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Yosemite: Art of an American Icon
October 13, 2007 - January 13, 2008
From granite cliffs and soaring waterfalls to verdant meadows and tourist dreams, Yosemite National Park has long been a site of visual drama. Explore the many layered histories and experiences that converge in Yosemite: Art of an American Icon, on view beginning this fall at the Nevada Museum of Art (NMA). The power of art-to shape the way we see, use and protect Western lands-is the focus of this exhibition. From romantic depictions of wilderness to images of the complex and often congested experience of the park today, this exhibition explores Yosemite's changing visual identity and cultural role as a national destination. Yosemite spans three centuries and includes works by Albert Bierstadt, Ansel Adams, Eadweard Muybridge, Chiura Obata and Anne Brigman. Yosemite: Art of an American Icon, featuring over 140 paintings, photographs and Native American baskets, will be presented in the Feature Gallery from October 13, 2007 to January 13, 2008.
Arranged in four chronological sections, the exhibition examines the ways in which artists have shaped the park's visual identity over time and Yosemite's ongoing relevance as a distinct, contemporary Western landscape now visited by more than three million people annually.
Yosemite: Art of an American Icon was organized by the Museum of the American West, Autry National Center, Los Angeles, California.
1855-1890: Nature's Cathedral
Propelled by a spirit of discovery, America's nineteenth-century search for cultural significance coalesced around Westward expansion. Urged by writers, critics and intellectuals to become directly involved with nature, artists such as Albert Bierstadt, William Keith, Thomas Hill and photographers Carleton Watkins and Eadweard Muybridge sought out the spectacular in Yosemite by portraying it as the epitome of pristine wilderness and evidence of America's destiny. A selection of early baskets, mammoth-plate photographs and grand landscape paintings connect the presence of native people in Yosemite to its early artistic identity as an exotic and distinctly Western destination.
1890-1916: The People's Playground
The results of the 1890 census led to the close of the American frontier, and that same year Yosemite achieved national park status, making its official transition from remote locale to national pastime. The art from the early tourist years of Yosemite explores the impact of tourism, from changing ideas regarding conservation to the introduction of Indian Field Days and the transformation of basket-making. The failed efforts of William Keith and John Muir to save the Hetch-Hetchy Valley from becoming a reservoir signaled the end of Yosemite as a scenic preserve and its future as an economically beneficent tourist mecca.
1917-1969: An Icon Comes of Age
America's newfound love of the automobile doubled Yosemite's visitation between 1915 and 1919. The mood of its patrons shifted from one of exclusivity to development that met the needs of the parks increased visitorship. Impressionists such as Maurice Braun and Colin Campbell Cooper to pictorialists Alvin Langdon Coburn, William Dassonville and Anne Brigman shaped a fresh identity for the park as an accessible place where stylish aesthetics coexisted with a human presence. Indian Field Days became a major event and transformed the baskets of Carrie Bethel into a recognized form of art. During this time Ansel Adams created the iconic photos that would eventually dominate the public imagination. Towards mid-century, the relationship between the park and its artists became a more intimate one, and Modernists begin to explore its abstract potential.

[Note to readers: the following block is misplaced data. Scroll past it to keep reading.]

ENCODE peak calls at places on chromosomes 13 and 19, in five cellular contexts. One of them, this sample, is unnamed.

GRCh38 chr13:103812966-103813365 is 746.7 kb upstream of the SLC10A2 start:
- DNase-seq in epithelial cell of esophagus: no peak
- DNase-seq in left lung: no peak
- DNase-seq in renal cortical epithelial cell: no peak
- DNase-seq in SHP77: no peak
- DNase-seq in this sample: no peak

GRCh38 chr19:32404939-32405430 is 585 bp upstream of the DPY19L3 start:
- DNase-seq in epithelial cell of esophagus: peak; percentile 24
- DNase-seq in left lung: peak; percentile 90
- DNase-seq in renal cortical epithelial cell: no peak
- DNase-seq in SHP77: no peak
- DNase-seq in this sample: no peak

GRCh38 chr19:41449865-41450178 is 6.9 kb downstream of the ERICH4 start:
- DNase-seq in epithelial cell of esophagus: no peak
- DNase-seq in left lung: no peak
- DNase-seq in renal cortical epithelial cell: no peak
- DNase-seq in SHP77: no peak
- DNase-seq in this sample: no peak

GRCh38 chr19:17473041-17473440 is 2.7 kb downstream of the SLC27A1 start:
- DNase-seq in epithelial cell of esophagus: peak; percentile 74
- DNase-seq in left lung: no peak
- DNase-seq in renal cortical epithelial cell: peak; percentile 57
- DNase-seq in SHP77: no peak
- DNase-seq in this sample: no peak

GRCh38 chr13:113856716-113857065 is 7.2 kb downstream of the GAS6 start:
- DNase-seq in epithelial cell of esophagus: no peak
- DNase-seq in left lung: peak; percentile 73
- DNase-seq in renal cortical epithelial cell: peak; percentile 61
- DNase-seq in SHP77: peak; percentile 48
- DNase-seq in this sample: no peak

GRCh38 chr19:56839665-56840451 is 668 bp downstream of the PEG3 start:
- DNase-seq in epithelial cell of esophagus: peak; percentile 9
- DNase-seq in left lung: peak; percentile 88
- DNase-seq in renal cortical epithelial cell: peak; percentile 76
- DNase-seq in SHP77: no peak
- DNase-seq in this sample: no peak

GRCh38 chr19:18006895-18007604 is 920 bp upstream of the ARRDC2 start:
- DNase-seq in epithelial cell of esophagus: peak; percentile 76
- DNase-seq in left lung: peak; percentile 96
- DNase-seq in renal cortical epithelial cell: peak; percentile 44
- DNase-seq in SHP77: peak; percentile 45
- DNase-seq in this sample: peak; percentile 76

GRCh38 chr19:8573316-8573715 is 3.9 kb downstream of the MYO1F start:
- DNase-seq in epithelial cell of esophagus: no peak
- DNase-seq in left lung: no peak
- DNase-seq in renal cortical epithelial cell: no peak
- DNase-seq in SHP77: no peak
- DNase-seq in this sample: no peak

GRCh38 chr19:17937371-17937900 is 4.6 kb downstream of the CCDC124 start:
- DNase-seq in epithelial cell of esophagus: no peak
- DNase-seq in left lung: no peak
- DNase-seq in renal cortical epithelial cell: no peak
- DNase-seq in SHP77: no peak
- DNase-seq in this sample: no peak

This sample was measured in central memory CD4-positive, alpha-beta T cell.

1970- present: Revisiting Yosemite
Since the seventies, Yosemite has faced overcrowding, uncertainty and unrest. Yosemite artists, focused on a landscape long removed from its frontier roots, deal with a place of contradictions where urban development often coexists with gorgeous scenery. Photographers Roger Minick, Ted Orland, John Divola, Richard Misrach and others look past the romantic legacy of Adams to new vistas and contrasts. Wayne Thiebaud and David Hockney are among the major American artists who perceive Yosemite as an extension of the modern experience. In the 1980s painting returns with vigor. The presence of diverse artistic approaches from Greg Kondos, Wolf Kahn, Jane Culp and Tony Foster end the exhibition with an optimistic look into the future of the park through the eyes of its artists past and present.
Edited by Amy Scott, Museum of the American West, Autry National Center curator of Yosemite: Art of an American Icon, the exhibition catalogue includes interpretive essays, 150 images and examinations of Yosemite's enduring legacy. Published by University of California Press, the book is 220 pages in length and is available at The Store located in the NMA.
(above: Greg Kondos, El Capitan, Yosemite, 1990, oil on canvas)
(above: Roger Minick, Woman with a Scarf at Inspiration Point, Yosemite Valley, 1980, dye coupler photograph)
(above: Rondal Partridge, Pave It and Paint It Green, ca. 1965, gelatin silver print. Museum of the American West Collection, Autry National Center, Los Angeles; purchase made possible by Jennifer and James R. Parks. © Rondal Partridge)
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Yosemite: Art of an American Icon, By Amy Scott, Published 2006 by University of California Press, Landscape photography. 221 pages. ISBN:0520249224. Google Book Search says of this book:
(right: front cover, Yosemite: Art of an American Icon. Photo courtesy Google Book Search.) Google provides limited preview of this book.
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